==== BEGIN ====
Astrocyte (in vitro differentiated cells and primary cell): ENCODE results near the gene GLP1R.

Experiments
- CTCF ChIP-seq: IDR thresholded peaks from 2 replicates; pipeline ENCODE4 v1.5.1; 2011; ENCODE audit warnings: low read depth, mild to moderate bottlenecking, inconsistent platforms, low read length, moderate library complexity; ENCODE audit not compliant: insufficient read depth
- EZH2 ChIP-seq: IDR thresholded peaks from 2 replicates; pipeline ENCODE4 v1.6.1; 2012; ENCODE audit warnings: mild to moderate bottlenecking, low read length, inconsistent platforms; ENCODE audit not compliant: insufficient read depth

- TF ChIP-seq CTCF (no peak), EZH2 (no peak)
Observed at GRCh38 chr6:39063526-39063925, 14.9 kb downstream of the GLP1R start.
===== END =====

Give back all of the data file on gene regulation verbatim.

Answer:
Astrocyte (in vitro differentiated cells and primary cell): ENCODE results near the gene GLP1R.

Experiments
- CTCF ChIP-seq: IDR thresholded peaks from 2 replicates; pipeline ENCODE4 v1.5.1; 2011; ENCODE audit warnings: low read depth, mild to moderate bottlenecking, inconsistent platforms, low read length, moderate library complexity; ENCODE audit not compliant: insufficient read depth
- EZH2 ChIP-seq: IDR thresholded peaks from 2 replicates; pipeline ENCODE4 v1.6.1; 2012; ENCODE audit warnings: mild to moderate bottlenecking, low read length, inconsistent platforms; ENCODE audit not compliant: insufficient read depth

- TF ChIP-seq CTCF (no peak), EZH2 (no peak)
Observed at GRCh38 chr6:39063526-39063925, 14.9 kb downstream of the GLP1R start.